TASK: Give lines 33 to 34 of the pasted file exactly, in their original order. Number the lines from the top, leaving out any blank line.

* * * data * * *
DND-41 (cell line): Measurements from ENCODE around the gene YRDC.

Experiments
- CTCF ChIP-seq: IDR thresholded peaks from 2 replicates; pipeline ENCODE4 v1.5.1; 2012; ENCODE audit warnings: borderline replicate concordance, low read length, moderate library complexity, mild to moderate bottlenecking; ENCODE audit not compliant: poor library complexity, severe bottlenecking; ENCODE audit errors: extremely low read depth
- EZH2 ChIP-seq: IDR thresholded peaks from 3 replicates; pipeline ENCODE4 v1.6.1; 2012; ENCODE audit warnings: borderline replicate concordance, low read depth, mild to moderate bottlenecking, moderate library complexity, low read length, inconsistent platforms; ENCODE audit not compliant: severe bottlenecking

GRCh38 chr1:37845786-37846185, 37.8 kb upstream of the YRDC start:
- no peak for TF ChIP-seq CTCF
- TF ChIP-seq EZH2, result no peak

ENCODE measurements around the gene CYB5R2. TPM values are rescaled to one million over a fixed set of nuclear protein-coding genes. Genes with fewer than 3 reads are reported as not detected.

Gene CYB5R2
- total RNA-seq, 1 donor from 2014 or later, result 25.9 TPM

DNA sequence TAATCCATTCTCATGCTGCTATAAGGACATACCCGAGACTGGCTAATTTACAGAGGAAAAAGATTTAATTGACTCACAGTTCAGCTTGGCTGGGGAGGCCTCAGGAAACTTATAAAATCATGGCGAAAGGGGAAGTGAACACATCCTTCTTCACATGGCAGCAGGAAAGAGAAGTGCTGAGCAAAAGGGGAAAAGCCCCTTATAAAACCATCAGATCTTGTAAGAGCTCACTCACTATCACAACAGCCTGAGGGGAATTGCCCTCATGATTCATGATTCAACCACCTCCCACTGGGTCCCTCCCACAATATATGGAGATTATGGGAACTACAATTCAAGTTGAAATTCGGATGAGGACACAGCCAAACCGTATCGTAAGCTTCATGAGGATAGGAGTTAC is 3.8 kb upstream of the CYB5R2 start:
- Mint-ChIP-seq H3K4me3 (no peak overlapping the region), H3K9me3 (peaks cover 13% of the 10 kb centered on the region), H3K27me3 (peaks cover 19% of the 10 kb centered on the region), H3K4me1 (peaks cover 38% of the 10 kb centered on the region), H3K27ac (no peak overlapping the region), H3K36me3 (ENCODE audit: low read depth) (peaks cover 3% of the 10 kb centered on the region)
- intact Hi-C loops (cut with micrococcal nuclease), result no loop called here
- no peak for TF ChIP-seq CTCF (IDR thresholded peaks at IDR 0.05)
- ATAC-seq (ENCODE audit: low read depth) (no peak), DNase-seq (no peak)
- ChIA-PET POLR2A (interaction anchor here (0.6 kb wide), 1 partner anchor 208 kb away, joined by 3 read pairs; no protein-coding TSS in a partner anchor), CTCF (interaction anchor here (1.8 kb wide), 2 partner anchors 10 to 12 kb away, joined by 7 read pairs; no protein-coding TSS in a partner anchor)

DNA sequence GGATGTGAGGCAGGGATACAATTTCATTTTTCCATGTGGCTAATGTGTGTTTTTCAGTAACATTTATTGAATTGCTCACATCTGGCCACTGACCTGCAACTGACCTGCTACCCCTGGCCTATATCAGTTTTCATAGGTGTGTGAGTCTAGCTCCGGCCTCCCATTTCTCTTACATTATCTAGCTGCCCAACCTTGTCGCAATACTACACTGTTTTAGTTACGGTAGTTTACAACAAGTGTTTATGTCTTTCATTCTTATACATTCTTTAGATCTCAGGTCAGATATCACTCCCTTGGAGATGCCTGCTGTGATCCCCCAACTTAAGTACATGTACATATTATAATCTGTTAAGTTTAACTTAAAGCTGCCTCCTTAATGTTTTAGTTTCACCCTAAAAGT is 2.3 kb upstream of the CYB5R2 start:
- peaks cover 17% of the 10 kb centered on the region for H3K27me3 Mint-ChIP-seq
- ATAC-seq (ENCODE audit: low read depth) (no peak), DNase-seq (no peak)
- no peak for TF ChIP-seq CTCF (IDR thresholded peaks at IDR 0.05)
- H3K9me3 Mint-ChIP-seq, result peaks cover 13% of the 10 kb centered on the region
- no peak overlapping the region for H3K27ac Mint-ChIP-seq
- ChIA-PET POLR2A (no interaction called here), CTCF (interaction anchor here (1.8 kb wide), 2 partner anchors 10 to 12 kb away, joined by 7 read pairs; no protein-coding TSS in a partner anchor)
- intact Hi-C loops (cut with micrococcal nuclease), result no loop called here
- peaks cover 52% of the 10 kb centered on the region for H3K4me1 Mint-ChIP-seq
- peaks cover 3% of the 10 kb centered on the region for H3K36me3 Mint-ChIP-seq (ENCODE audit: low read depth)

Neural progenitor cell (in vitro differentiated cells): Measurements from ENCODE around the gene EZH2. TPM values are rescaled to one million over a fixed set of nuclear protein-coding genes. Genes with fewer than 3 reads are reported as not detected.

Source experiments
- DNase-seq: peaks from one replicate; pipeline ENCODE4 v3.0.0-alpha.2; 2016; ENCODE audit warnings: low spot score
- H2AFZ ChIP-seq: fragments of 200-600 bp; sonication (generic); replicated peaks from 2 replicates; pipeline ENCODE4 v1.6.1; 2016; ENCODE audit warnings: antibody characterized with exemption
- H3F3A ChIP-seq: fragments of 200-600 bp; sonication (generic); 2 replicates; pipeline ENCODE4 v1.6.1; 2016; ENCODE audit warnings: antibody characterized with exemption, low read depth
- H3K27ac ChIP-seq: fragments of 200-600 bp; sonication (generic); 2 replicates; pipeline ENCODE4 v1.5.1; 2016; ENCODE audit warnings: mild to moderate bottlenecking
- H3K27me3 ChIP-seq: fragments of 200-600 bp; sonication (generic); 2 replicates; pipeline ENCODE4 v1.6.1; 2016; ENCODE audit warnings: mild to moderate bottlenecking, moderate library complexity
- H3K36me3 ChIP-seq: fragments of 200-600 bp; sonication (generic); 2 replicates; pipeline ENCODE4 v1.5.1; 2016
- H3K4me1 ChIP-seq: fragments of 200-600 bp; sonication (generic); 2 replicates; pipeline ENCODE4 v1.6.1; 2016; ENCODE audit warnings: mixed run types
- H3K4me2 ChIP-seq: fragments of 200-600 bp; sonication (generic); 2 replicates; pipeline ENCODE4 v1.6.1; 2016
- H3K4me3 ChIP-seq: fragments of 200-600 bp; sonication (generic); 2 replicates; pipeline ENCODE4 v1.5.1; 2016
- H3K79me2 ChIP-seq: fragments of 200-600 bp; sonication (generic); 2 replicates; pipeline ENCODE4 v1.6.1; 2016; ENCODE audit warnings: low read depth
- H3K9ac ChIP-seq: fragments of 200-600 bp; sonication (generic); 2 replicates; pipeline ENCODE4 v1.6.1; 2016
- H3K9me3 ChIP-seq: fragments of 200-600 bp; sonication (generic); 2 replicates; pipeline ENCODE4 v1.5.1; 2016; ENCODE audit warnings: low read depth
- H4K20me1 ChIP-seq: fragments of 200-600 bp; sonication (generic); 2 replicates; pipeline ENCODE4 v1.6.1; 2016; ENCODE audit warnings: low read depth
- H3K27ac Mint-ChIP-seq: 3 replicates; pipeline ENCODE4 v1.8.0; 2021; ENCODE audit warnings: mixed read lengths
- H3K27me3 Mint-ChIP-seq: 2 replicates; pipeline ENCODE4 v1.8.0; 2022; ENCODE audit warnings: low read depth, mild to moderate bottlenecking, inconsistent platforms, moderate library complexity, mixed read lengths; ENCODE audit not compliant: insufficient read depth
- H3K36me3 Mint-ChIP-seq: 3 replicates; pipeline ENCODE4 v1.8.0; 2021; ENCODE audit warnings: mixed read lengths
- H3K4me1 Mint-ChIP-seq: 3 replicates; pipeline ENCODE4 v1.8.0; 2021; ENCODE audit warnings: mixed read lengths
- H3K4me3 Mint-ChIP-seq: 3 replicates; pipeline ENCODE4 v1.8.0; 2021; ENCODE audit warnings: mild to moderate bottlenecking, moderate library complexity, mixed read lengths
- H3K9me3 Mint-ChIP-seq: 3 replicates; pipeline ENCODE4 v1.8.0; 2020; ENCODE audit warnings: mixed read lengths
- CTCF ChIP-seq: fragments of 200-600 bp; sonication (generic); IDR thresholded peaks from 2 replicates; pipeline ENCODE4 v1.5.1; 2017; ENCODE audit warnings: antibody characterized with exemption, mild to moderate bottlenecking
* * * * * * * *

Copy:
- H3K27me3 ChIP-seq: fragments of 200-600 bp; sonication (generic); 2 replicates; pipeline ENCODE4 v1.6.1; 2016; ENCODE audit warnings: mild to moderate bottlenecking, moderate library complexity
- H3K36me3 ChIP-seq: fragments of 200-600 bp; sonication (generic); 2 replicates; pipeline ENCODE4 v1.5.1; 2016